WIKIMEDIA, LHOONStaphylococcus bacteria from people’s noses produce amino acids that curb secretions of antimicrobial proteins in the sinus, according to a report published yesterday (September 5) in Science Signaling. The amino acids activate sweet taste receptors present on sinus cells, suggesting that pharmaceutical inhibition of these receptors may have the potential to treat sinus infections.

“This work expands upon a direction of research involving taste receptors and identifies mechanisms by which Staphylococcus bacteria modulate host immunity via interactions with these receptors,” says Martin Desrosiers of the University of Montreal who was not involved with the project. “It also helps explain how bacteria can contribute to the development and persistence of chronic rhinosinusitis,” he adds.

Taste receptors are only called taste receptors because they were first discovered on tongue cells, explains Robert Lee of the University of Pennsylvania Perelman School of Medicine in Philadelphia. But in fact, he says, “they are just chemosensors,” and are found in many different parts of the body, such as the kidney, pancreas, brain, and sinus. “We only know the tip of the iceberg of what they are doing” in these various locations, adds Lee, who for his part is focusing on the functions of those found up the human nose.

See “What Sensory Receptors Do Outside of Sense Organs

It’s known that bacterial molecules can activate bitter taste receptors in the human sinus and that, in turn, this promotes the secretion of antimicrobial proteins. It’s also known that the activation of sweet taste receptors on the same cells suppresses this bitter receptor response, thus suppressing antimicrobial protein secretion.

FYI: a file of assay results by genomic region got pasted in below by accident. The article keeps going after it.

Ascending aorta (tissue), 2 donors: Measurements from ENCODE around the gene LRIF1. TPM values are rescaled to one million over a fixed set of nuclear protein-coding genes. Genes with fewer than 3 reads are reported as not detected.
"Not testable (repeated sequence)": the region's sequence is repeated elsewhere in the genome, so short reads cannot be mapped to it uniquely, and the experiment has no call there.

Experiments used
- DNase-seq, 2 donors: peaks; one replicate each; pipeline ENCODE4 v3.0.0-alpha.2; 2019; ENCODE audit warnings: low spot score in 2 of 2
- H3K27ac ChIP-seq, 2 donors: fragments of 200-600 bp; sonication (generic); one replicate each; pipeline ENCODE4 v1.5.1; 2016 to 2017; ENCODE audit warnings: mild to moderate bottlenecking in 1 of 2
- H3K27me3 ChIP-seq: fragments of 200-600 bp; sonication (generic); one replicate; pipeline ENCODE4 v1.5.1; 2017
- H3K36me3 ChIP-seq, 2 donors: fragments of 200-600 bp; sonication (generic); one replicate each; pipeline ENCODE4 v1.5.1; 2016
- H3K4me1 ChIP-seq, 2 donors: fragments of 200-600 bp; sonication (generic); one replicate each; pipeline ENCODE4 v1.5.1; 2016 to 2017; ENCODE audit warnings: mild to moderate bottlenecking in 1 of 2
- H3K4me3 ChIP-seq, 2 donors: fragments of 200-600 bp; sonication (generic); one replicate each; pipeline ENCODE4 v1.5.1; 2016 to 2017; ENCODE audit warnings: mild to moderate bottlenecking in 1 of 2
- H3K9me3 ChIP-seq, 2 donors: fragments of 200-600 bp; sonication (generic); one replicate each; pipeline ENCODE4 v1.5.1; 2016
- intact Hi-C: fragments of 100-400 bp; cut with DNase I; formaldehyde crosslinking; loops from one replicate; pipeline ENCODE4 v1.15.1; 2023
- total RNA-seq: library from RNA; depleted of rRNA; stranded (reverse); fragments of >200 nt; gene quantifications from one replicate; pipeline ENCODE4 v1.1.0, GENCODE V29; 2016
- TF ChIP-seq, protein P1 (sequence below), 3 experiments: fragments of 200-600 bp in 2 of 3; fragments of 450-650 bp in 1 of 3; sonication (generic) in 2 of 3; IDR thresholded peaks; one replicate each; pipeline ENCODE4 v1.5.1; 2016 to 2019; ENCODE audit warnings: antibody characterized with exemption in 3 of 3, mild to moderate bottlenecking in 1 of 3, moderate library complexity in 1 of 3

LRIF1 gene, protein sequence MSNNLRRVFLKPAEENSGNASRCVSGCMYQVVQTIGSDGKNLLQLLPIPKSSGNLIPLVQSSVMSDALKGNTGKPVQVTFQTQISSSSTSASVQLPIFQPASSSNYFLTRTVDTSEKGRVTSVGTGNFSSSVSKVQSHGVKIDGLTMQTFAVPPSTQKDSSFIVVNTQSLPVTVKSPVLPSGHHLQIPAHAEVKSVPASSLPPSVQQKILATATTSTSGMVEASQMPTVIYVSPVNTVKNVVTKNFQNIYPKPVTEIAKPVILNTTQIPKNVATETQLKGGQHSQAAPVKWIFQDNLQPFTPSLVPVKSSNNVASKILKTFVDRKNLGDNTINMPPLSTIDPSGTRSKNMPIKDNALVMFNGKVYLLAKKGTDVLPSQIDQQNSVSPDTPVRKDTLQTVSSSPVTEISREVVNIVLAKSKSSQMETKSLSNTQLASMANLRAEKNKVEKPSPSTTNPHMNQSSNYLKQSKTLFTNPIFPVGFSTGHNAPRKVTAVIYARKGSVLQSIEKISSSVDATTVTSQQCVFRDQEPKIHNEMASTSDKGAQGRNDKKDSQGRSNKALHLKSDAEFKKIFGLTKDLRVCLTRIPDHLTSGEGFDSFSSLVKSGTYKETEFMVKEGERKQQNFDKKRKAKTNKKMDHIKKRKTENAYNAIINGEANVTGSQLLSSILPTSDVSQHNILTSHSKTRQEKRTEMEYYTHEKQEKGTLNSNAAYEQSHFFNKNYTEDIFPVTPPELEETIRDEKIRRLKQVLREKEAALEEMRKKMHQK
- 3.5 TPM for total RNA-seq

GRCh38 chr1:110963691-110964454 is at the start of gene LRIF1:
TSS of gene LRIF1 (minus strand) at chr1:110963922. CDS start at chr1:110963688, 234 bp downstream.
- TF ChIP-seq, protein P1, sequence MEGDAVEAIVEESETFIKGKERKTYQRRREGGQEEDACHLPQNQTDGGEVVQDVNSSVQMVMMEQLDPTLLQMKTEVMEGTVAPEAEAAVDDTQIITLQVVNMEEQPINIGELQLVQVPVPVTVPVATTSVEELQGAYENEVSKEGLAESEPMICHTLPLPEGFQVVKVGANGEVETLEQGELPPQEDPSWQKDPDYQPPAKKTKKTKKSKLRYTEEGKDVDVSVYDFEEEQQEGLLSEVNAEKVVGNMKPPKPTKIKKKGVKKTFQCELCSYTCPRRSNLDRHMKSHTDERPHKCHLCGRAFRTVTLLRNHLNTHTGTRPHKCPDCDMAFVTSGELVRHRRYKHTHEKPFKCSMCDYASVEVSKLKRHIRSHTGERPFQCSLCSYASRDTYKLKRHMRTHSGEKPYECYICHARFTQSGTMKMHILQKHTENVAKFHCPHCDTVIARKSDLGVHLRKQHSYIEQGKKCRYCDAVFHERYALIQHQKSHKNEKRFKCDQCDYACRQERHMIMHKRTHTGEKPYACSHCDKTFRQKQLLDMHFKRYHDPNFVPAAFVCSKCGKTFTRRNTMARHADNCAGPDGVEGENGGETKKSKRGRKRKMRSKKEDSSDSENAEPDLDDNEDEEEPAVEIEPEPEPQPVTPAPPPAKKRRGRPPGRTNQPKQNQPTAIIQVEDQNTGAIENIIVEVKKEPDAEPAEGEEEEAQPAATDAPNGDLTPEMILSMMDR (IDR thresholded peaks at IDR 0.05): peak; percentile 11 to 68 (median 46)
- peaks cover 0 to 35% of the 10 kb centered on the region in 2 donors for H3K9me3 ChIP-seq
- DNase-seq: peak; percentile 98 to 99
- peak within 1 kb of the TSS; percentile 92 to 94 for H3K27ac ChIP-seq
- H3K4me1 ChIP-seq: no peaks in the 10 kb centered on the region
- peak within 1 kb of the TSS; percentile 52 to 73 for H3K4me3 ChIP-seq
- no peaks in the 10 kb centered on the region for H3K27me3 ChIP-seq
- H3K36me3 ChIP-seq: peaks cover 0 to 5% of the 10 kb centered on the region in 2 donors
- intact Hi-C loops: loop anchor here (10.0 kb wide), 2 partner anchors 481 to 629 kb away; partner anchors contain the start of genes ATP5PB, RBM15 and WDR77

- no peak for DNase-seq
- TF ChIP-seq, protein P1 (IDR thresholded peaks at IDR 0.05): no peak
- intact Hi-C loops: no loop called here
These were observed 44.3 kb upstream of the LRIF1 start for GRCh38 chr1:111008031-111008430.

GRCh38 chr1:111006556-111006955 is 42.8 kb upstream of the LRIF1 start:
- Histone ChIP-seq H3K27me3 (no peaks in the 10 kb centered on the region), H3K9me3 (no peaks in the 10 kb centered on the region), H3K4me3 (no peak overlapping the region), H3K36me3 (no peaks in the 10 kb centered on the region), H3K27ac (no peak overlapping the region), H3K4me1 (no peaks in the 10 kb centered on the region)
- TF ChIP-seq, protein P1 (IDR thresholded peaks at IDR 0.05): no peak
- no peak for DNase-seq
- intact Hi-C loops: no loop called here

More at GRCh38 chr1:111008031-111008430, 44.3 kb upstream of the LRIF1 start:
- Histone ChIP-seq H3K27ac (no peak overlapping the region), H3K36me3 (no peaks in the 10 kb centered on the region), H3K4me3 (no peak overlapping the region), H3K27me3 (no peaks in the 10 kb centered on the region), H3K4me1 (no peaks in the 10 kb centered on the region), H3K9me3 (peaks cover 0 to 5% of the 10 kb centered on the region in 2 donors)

One theory of how these two phenomenon interact is that glucose, present in small amounts in nasal secretions, would stop sinus cells from killing commensal bacteria in times of normal health, but that overgrowth of pathogenic bacteria might diminish glucose levels (because the bugs eat it). The drop in sugar levels would then relieve the suppression of the bitter receptor response and increase antimicrobial secretions.

Another possibility is that bacteria-produced sweet compounds, such as D-amino acids (amino acid isomers that do not create proteins, but instead function as components of cell walls, signaling molecules, and more), could suppress the antimicrobial secretions, enabling the microbes to colonize. Although the two ideas are not mutually exclusive, Lee and colleagues’ new results provide evidence of this latter scenario.

First, the team examined whether nasal bacteria do in fact produce sweet D-amino acids. They took nasal swabs from volunteers, cultured the bacteria, and found that in cultures where Staphylococcus bacteria predominated, the sweet amino acids D-Leu and D-Phe were produced, while in cultures where Pseudomonas aeruginosa predominated, they were not. Overgrowth of either species can cause sinusitis.

The next question was, “How do these molecules affect the host?” says Lee. To find out, the team grew human sinus cells in culture, treated them with denatonium (a compound that stimulates the bitter receptor and induces antimicrobial protein secretion), and then added D-Leu or D-Phe. Both amino acids could prevent the denatonium-induced antimicrobial production, and could also enhance the ability of Staphylococcus bacteria to infect the sinus cells. Inhibiting the sweet receptor prevented these effects of D-Leu and D-Phe.

Clinical trials of bitter taste receptor activators to boost antimicrobial protein production in chronic sinusitis patients are currently underway, says Lee. But, based on these new results, it’s possible that sweet receptor inhibitors may work just as well, especially in patients where Staphylococcus bacteria are causing the infection. Encouragingly, the sweet receptor inhibitor used in this study is a safe and commercially available compound called lactisole, used in jellies and jams to cut down the sweetness and enhance fruit flavors, Lee explains.

“Overall, this is probably one of the most exciting things we have going on in chronic sinusitis research,” says Alex Chiu of the University of Kansas Medical Center who was not involved with the project. Current treatments for sinusitis include antibiotics and anti-inflammatories, but there are problems, Chiu says. Sometimes there is antibiotic resistance, other times the treatments simply don’t work, or the infections quickly recur. Instead of focusing on the symptoms, he says, this new line of work is aimed at “trying to find the mechanisms [behind the infections], which can then direct the therapies.”

R.J. Lee et al., “Bacterial D-amino acids suppress sinonasal innate immunity through sweet taste receptors in solitary chemosensory cells,” Science Signaling, 10:eaam7703, 2017.